In an article for the Sierra Club, Ruxandra Guidi looks at the connections between a 2019 massacre at a Walmart in El Paso, Texas, and a history of racism in mainstream environmental movements. The Walmart killer cited the “great replacement theory” and blamed Latinos for destroying the environment. Ruxandra argues that this modern “eco-fascist” was not the first to make the claim that poor brown people were an environmental threat.

Read the article here.

A pickup truck selling plantains visits a Central Romana workers camp. Credit: Pedro Farias-Nardi

U.S. Customs and Border Protection has blocked shipments of raw sugar from a top Dominican producer after finding indications of forced labor at its Caribbean plantation. The federal probe followed a two-year investigation led by Homelands’ senior producer Sandy Tolan and Haitian-Dominican journalist Euclides Cordero Nuel for Reveal from The Center for Investigative Reporting and Mother Jones.   

Sugar from the Central Romana Corporation’s cane fields finds its way into major U.S. brands, including Domino and Hershey. Tolan and Cordero’s reporting won an Overseas Press Club award in 2021.

Read more here.

In an article published by the investigative news service The Intercept, Homelands’ Sandy Tolan and his reporting partner Euclides Cordero Nuel document charges of abuse by private security guards hired by the giant Dominican sugar exporter Central Romana.

Workers describe how heavily armed bands of masked men descend on labor camps in the middle of the night and forcibly evict residents. Many of the victims are undocumented laborers from Haiti. In some cases, the night raids appear to be the company’s way of informing older workers that their services are no longer needed.

Tolan and Cordero Nuel won a 2021 Overseas Press Club Award for their reporting on alleged labor abuses by Central Romana. Their earlier reports appeared in Mother Jones and on the podcast and public radio program Reveal. In response to their reporting, the chairman of the U.S. House Ways and Means Subcommittee on Trade called for a “swift and thorough investigation” into the labor practices of Dominican sugar producers.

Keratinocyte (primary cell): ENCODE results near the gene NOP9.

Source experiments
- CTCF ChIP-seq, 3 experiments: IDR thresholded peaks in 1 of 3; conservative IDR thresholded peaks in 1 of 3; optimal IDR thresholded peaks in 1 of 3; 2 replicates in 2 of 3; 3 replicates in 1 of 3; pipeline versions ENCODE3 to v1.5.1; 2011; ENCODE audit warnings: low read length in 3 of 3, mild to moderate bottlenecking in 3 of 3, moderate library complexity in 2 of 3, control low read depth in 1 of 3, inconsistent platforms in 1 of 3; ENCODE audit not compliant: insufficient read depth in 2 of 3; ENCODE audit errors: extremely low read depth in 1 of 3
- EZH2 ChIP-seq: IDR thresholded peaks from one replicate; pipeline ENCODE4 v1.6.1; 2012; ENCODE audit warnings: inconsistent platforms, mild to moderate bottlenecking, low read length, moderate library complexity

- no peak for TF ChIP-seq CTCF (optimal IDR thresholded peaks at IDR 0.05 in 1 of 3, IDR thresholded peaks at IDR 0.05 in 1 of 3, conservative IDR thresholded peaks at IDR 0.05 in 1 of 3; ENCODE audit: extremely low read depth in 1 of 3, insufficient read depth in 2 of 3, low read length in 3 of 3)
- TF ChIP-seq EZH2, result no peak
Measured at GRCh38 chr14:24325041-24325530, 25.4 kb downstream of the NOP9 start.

Photo and article courtesy of Northwestern Medill

Maritza Félix is the recipient of the 2022 Cecilia Vaisman Award from Northwestern University Medill School of Journalism, Media, Integrated Marketing Communications and the National Association of Hispanic Journalists. Félix is a freelance journalist, producer and writer in Arizona. She is the founder of Conecta Arizona, a news-you-can-use service in Spanish that connects people in Arizona and Sonora primarily through WhatsApp and social media. She is the cofounder, co-producer and co-host of Comadres al Aire and the executive producer and host of Cruzando Líneas.

The Vaisman award honors an individual working in audio or video journalism who works every day to shed light on the various issues affecting Hispanic and Latinx communities inside and outside the United States and is an active member of the NAHJ. It is given jointly by NAJH and Medill and includes a $5,000 cash prize. The award is named for Medill faculty member Cecilia Vaisman who died in 2015.

“The work that Maritza has done in the Latinx community to fight misinformation about the pandemic has undoubtedly saved lives, and the relationships that she is building in her community have helped to strengthen their trust in journalism,” said Medill Dean Charles Whitaker. “For these reasons and more, I am delighted to honor her with the 2022 Cecilia Vaisman Award.”

Félix’s nomination was reviewed and selected by a jury of Medill and NAHJ representatives, including members of the NAHJ Chicago chapter. The award criteria was determined by the jury.

“Border journalists who work in Spanish fight against the odds to show that our narratives, our voices and our accents matter,” said Félix. “Non-traditional, community-inspired journalism takes time, perseverance and a genuine commitment to two-way communication. This award helps to shine a light on what we have achieved at Conecta Arizona. At a time when public confidence in the news media is eroding, we have built a community that trusts us to bring them honest and reliable information. Our community knows that we listen and respond to their needs and concerns, whether it’s in our daily cafecito on WhatsApp, or our weekly radio call-in show. We don’t assume what our audience needs, they tell us. We don’t shy away from controversial topics, we uphold the highest standards of journalism ethics and excellence, and we treat everyone with respect. We are a Spanish-language news and information service for Spanish-speakers on both sides of the U.S.-Mexico border. I’m so proud of the journalism we do con acento y con talento.”